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Gana Stambhas – Musical Stone Pillars In Hindu Temples

Gana stambhas are musical stone pillars found in Hindu temples in South India especially in Tamil Nadu. There are also rare temple with musical stone pillars in Kerala, Karnataka, Andhra Pradesh and Telangana. Musical pillars in Hindu temples show how architecture could be combined with requirements of music.

Musical Stone Pillars In Hindu Temples - Size - Stone - Musical Notes - Raga

Musical stone pillars are made of ferrous granite stone and they support the roof like ordinary pillars. But their unique feature is that they are capable of producing musical notes (swaras) when tapped.

The cluster of pillars chiseled out of a huge block of resonant stone is played upon with two sticks, with a hard striking knob at the both ends. The performers stand on opposite sides and play on the pillars.

The tonic notes emanating from the pillars resemble the notes of the jalatharangam (sound produced from cups containing water).

The pillars are of various artistic shapes: cylindrical, square, octagonal, fluted and twisted.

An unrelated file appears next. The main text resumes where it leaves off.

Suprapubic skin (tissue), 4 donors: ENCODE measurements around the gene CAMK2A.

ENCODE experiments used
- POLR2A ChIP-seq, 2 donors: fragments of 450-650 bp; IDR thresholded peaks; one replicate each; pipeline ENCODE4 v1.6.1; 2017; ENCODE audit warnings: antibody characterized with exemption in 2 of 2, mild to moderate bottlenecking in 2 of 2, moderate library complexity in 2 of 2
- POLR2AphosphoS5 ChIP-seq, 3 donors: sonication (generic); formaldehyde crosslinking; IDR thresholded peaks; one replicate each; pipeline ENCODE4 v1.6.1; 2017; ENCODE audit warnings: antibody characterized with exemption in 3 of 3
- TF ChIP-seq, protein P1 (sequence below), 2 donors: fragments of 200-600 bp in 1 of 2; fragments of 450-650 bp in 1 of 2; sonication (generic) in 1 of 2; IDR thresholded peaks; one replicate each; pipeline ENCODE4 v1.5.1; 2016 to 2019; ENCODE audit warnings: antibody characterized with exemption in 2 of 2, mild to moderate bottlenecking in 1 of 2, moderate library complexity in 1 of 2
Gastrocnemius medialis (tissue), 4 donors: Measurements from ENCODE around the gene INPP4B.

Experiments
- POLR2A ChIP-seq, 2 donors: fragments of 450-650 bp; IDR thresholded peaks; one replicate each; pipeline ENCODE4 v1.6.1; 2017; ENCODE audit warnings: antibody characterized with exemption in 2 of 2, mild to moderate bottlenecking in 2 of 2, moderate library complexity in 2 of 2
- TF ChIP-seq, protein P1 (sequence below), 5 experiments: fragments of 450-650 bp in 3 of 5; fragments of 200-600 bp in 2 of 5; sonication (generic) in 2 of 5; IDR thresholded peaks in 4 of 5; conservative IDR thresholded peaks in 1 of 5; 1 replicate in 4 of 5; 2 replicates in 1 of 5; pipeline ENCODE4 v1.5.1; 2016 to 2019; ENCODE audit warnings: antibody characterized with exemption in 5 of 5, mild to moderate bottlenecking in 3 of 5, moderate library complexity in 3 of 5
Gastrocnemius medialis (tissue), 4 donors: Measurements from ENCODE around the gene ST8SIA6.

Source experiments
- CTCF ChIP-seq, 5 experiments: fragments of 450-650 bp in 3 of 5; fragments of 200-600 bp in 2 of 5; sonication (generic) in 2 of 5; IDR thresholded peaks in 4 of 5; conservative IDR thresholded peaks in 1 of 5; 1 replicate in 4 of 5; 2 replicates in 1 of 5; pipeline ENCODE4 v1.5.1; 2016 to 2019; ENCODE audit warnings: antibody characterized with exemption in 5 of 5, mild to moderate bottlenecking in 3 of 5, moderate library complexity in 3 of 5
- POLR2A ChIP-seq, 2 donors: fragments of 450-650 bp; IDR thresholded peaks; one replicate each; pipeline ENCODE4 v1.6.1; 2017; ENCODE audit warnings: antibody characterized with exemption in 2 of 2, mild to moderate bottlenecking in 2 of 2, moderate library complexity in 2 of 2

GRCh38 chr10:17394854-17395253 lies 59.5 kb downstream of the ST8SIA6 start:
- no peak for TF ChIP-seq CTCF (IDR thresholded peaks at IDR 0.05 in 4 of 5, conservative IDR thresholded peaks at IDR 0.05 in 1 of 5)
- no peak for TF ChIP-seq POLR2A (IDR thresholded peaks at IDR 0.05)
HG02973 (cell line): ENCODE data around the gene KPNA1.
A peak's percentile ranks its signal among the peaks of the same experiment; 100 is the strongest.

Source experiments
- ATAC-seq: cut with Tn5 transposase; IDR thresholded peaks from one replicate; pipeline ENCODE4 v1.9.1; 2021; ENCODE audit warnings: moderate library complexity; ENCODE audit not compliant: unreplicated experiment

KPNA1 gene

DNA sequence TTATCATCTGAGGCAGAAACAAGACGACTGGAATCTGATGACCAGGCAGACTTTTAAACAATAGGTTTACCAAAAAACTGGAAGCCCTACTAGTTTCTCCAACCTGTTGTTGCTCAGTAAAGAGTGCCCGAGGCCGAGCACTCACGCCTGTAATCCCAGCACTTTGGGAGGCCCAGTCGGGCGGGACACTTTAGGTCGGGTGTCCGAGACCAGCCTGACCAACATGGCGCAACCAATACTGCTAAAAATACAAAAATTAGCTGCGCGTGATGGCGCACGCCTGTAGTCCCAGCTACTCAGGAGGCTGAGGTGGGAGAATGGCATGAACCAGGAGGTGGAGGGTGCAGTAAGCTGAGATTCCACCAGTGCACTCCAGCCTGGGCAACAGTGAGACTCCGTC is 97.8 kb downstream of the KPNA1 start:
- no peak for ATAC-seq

When a pillar is struck one can feel and hear a sympathetic vibration from the opposite pillar, graduated to the same pitch.

The height of these musical pillars range from 4 feet to 7 feet. The notes produced by them correspond to the scales of ragas like Shankarabharanam, Harikamboji and Kharaharapriya.

Famous Hindu Temples With Musical Stone Pillars

The temples at Pampaputi, Chandeshwari and Vithala at Hampi and the temples at Lepakshi, Tadpatri, Madurai, Alagar Kovil, Alwarthirunagari, Tirunelveli, Kalakkad, Suchindram and Thiruvananthapuram contain splendid specimens of musical stone pillars.

The three musical stone pillars at the corners of the mandapam of the deity Sundaravalli in Thadikombu near Dindigul give the correct notes of the Vedic chant : udatta, anudatta, and svarita. Vedic hymns were recited to the accompaniment of music from these pillars.

In the temple at Darasuram, near Kumbakonam, the stone steps of the bali pitha give musical notes.

In the temple at Simhachalam in Andhra Pradesh, notes are heard from the stone foliage work on the top of the pillars.

There are also musical pillars used for Shruti Stambha (drone accompaniments) and tala stambha (rhythmic accompaniments).



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